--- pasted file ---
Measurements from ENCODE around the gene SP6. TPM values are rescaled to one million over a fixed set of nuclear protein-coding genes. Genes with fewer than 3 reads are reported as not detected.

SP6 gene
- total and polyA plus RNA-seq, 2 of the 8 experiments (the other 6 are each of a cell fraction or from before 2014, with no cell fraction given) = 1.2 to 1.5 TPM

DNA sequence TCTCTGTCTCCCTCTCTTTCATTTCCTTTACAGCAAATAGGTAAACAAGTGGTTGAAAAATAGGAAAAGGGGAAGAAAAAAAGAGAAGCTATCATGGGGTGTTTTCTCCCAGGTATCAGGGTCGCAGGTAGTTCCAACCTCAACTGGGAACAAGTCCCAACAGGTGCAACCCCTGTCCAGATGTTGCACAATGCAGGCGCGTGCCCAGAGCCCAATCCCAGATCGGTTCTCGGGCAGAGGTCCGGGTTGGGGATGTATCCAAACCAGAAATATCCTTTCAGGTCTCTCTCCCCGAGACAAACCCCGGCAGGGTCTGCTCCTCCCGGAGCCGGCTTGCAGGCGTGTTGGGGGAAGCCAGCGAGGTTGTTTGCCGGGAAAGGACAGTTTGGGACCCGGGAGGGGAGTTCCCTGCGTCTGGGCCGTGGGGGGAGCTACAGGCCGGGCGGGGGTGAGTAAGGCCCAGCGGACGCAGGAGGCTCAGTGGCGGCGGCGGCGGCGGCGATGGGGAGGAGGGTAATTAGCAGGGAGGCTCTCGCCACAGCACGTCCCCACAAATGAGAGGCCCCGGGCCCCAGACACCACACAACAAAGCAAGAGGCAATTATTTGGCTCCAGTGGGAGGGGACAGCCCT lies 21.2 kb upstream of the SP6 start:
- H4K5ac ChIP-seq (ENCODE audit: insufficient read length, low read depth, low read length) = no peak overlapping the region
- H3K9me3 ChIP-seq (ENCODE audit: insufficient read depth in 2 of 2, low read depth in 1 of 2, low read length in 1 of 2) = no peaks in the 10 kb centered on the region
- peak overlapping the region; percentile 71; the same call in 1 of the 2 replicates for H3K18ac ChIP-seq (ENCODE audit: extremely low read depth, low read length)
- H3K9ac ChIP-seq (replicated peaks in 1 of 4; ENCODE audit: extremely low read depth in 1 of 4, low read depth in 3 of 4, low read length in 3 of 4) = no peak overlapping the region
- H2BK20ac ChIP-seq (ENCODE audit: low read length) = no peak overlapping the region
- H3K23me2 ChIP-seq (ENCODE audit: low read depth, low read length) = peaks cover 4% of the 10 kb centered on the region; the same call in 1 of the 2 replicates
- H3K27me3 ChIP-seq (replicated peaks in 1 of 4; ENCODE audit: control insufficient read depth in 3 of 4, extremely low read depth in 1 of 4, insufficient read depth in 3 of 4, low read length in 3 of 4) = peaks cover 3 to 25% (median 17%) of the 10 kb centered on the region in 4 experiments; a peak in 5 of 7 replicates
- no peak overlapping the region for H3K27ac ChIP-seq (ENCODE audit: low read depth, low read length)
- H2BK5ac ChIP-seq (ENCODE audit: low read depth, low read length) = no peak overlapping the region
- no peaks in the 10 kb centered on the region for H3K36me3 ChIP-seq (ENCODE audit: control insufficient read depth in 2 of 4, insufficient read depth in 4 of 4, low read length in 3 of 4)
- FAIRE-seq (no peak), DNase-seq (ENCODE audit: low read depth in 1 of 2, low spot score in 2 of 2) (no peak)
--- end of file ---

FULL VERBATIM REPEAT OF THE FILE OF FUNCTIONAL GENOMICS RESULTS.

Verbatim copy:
Measurements from ENCODE around the gene SP6. TPM values are rescaled to one million over a fixed set of nuclear protein-coding genes. Genes with fewer than 3 reads are reported as not detected.

SP6 gene
- total and polyA plus RNA-seq, 2 of the 8 experiments (the other 6 are each of a cell fraction or from before 2014, with no cell fraction given) = 1.2 to 1.5 TPM

DNA sequence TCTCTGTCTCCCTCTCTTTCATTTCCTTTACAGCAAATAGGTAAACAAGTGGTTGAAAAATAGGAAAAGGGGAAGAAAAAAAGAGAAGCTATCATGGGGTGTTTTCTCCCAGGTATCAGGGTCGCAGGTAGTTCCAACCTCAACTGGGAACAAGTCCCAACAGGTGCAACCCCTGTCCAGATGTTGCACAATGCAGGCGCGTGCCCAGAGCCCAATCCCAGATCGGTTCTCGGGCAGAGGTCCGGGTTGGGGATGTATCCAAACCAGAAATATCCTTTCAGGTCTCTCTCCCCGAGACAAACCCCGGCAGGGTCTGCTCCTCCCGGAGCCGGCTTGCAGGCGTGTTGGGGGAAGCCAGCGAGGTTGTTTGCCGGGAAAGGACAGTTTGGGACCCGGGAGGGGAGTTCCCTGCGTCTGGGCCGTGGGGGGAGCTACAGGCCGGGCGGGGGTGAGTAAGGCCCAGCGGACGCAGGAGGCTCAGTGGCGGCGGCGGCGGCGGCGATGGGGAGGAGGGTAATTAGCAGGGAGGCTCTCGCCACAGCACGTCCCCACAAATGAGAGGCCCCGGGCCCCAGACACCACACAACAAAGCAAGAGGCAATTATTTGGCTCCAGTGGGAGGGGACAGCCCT lies 21.2 kb upstream of the SP6 start:
- H4K5ac ChIP-seq (ENCODE audit: insufficient read length, low read depth, low read length) = no peak overlapping the region
- H3K9me3 ChIP-seq (ENCODE audit: insufficient read depth in 2 of 2, low read depth in 1 of 2, low read length in 1 of 2) = no peaks in the 10 kb centered on the region
- peak overlapping the region; percentile 71; the same call in 1 of the 2 replicates for H3K18ac ChIP-seq (ENCODE audit: extremely low read depth, low read length)
- H3K9ac ChIP-seq (replicated peaks in 1 of 4; ENCODE audit: extremely low read depth in 1 of 4, low read depth in 3 of 4, low read length in 3 of 4) = no peak overlapping the region
- H2BK20ac ChIP-seq (ENCODE audit: low read length) = no peak overlapping the region
- H3K23me2 ChIP-seq (ENCODE audit: low read depth, low read length) = peaks cover 4% of the 10 kb centered on the region; the same call in 1 of the 2 replicates
- H3K27me3 ChIP-seq (replicated peaks in 1 of 4; ENCODE audit: control insufficient read depth in 3 of 4, extremely low read depth in 1 of 4, insufficient read depth in 3 of 4, low read length in 3 of 4) = peaks cover 3 to 25% (median 17%) of the 10 kb centered on the region in 4 experiments; a peak in 5 of 7 replicates
- no peak overlapping the region for H3K27ac ChIP-seq (ENCODE audit: low read depth, low read length)
- H2BK5ac ChIP-seq (ENCODE audit: low read depth, low read length) = no peak overlapping the region
- no peaks in the 10 kb centered on the region for H3K36me3 ChIP-seq (ENCODE audit: control insufficient read depth in 2 of 4, insufficient read depth in 4 of 4, low read length in 3 of 4)
- FAIRE-seq (no peak), DNase-seq (ENCODE audit: low read depth in 1 of 2, low spot score in 2 of 2) (no peak)